• The Dow dropped 724.42 points to close at 23,957.89 over concerns from investors about Trump's tariffs on China and the threat of a global trade war. Earlier in the session, the Dow dropped more than 500 points. (CNN Money / CNBC / Bloomberg)

  • Commerce Secretary Wilbur Ross said he doesn't think this will be the start of a trade war with China, but he does expect that "there will be some ultimate retaliation." (CNBC)

7/ Jeff Sessions wants prosecutors to seek the death penalty in drug-related cases whenever it's "appropriate." The move comes less than a week after Trump called for the execution of opioid dealers and traffickers. "In the face of all of this death, we cannot continue with business as usual," Sessions wrote in a memo to U.S. Attorneys offices. (Reuters)

8/ Trump tweeted that he would beat Joe Biden in a fight in response to Biden's suggestion that he would "beat the hell out of" Trump if they were in high school together. "Crazy Joe Biden is trying to act like a tough guy," Trump tweeted. "Actually, he is weak, both mentally and physically, and yet he threatens me, for the second time, with physical assault. He doesn't know me, but he would go down fast and hard, crying all the way. Don't threaten people Joe!" (CNN)

poll/ 28% of Americans have a favorable view of Robert Mueller, compared to 19% who view him negatively. (NBC News)


Notables.

  1. Washington, D.C., and Maryland filed a lawsuit against Trump for violating the emoluments clause of the U.S. Constitution, which prohibits public officials from receiving gifts and payments from foreign governments without approval from Congress. The suit claims that Trump's refusal to divest from his personal businesses has allowed foreign governments to pay the Trump Organization directly for bookings and events. (WAMU)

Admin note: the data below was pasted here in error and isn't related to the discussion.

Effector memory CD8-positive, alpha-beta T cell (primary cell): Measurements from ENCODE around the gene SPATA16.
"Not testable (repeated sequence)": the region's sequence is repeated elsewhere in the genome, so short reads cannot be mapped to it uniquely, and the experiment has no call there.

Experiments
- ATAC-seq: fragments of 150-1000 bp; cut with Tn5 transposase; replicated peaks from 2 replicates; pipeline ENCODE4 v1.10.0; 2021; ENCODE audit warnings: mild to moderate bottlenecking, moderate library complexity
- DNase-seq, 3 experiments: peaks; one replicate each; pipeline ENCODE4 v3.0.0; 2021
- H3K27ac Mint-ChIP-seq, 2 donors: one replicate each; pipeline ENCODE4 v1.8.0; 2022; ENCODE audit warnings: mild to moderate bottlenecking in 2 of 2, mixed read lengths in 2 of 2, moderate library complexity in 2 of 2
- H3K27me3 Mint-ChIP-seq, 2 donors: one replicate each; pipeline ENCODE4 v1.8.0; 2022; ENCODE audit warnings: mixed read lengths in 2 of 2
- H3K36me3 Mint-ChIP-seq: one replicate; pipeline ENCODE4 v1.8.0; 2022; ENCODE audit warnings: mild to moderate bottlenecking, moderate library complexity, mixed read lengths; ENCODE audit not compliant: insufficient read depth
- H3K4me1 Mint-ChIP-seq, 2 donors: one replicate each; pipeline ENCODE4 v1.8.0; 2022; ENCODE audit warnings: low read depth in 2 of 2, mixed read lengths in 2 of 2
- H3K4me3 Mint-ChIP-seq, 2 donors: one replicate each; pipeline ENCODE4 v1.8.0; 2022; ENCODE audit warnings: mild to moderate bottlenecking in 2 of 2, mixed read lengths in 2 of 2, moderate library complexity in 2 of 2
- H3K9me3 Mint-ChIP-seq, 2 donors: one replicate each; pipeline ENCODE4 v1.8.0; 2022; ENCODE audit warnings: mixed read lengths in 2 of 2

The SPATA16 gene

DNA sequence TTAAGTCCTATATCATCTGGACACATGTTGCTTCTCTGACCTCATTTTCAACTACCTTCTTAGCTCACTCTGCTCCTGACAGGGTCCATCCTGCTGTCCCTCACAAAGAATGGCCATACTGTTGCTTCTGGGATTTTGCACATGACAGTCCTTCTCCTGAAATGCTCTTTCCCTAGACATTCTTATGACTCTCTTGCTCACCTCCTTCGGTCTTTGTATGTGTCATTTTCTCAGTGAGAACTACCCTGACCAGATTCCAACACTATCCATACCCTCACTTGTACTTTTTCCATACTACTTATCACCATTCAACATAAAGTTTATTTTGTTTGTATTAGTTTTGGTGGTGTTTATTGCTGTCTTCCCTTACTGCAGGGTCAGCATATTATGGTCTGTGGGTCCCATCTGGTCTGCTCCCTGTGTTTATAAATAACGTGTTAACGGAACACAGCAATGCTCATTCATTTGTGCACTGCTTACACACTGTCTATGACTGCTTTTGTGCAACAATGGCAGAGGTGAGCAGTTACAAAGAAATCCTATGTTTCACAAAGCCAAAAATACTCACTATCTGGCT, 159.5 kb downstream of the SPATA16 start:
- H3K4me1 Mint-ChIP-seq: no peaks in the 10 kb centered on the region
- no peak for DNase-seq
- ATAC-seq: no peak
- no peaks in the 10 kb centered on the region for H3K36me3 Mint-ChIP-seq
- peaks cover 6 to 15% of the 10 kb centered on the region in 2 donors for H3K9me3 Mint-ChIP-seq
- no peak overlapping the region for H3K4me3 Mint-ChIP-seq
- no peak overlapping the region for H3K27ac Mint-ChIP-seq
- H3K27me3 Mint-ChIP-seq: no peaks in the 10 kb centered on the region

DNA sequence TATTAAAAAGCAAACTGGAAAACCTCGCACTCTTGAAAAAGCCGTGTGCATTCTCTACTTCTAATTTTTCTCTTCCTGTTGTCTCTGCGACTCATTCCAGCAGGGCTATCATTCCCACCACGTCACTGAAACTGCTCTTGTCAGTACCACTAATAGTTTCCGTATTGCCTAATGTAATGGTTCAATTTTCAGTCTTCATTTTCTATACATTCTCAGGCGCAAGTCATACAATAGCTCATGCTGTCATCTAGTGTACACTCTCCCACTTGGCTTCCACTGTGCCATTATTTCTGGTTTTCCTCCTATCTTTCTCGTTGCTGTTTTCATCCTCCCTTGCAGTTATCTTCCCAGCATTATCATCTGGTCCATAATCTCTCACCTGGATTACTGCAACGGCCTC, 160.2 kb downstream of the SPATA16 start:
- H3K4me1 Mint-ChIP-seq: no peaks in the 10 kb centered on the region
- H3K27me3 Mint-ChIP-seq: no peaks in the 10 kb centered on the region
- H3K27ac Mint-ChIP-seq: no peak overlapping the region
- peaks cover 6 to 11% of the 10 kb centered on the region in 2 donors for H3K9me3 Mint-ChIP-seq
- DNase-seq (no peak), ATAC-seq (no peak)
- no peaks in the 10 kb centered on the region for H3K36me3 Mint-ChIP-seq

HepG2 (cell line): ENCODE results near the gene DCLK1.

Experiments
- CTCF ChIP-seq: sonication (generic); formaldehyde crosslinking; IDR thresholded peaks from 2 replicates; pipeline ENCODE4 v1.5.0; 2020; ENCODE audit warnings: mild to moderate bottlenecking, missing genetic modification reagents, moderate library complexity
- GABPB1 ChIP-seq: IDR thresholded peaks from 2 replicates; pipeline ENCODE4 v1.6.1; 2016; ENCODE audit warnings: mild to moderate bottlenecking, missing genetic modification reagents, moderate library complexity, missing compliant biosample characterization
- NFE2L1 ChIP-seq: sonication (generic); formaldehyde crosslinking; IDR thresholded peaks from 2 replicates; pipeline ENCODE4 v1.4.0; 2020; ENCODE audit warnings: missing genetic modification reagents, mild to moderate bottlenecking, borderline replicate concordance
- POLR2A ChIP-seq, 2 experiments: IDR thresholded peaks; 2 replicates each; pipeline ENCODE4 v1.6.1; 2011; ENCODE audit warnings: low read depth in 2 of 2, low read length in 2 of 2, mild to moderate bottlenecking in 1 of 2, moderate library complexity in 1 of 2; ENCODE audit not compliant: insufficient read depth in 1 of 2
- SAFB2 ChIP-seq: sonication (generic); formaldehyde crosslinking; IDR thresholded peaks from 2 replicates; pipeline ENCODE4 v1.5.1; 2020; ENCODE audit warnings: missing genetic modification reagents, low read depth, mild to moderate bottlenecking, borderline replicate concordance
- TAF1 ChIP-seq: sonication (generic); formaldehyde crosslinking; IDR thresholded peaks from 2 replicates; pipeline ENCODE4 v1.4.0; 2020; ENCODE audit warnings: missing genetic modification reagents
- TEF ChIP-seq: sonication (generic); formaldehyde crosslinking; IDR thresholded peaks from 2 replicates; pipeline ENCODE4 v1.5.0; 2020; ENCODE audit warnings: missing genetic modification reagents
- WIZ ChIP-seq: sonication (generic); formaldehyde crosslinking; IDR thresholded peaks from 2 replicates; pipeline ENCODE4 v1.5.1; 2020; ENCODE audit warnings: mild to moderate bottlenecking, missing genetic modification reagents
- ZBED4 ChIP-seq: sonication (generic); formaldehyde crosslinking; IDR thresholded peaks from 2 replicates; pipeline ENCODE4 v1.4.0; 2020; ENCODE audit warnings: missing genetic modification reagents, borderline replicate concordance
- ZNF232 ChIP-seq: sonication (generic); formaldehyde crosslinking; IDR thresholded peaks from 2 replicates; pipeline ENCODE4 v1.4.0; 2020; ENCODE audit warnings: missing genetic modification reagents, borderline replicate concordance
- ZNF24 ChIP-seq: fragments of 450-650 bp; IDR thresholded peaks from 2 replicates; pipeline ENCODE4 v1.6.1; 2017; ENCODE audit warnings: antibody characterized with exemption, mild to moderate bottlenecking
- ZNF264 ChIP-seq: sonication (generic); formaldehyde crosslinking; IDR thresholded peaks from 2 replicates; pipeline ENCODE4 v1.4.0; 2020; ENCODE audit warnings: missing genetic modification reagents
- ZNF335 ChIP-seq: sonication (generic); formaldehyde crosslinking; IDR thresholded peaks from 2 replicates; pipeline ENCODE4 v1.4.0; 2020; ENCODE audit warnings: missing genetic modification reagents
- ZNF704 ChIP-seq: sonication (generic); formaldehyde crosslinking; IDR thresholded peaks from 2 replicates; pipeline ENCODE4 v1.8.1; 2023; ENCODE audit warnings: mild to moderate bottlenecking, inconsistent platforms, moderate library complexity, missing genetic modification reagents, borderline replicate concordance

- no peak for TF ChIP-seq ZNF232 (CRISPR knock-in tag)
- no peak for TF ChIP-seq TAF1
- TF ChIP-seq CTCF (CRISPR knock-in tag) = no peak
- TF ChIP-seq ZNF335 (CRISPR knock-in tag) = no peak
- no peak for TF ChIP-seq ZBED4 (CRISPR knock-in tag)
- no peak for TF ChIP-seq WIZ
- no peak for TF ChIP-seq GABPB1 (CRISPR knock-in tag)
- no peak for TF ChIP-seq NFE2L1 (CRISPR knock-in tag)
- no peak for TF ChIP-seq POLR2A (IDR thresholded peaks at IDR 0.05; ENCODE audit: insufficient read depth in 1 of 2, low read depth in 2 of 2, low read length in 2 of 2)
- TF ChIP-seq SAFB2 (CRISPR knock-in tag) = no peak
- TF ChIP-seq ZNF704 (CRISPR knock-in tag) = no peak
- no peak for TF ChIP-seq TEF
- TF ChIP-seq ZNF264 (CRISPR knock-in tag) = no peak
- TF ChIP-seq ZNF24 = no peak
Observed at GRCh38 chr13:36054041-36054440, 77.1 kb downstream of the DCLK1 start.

2. Rex Tillerson called D.C. "a very mean-spirited town" in his farewell address to State Department employees. He didn't mention Trump by name, said he hopes the department will "continue to treat each other with respect." (CBS News)

  3. Interior Secretary Ryan Zinke and his wife took a security detail on their vacation to Greece and Turkey last year, in what one watchdog group said could be a "questionable" use of taxpayer resources. (Politico)

  4. Kellyanne Conway is poised to take over as the White House communications director in the wake of Hope Hicks' departure. Melania Trump and Mike Pence's chief of staff have recently encouraged her to take the job. (The Atlantic)

  5. The FEC is investigating whether Devin Nunes violated campaign finance laws. Nunes has until April 24 to respond to the FEC. (The Daily Beast)

  6. New York City's buildings regulator is investigating possible "illegal activity" at more than a dozen Kushner Cos. properties following a report that the real estate developer routinely filed false paperwork claiming it had zero rent-regulated tenants in its buildings across the city. (Associated Press)

  7. CBS will air its 60 Minutes interview with Stormy Daniels on Sunday, March 25, at 7:00 p.m. ET/PT. The adult-film star says she had an affair with Trump. The president has denied having an affair with Daniels. (CBS News)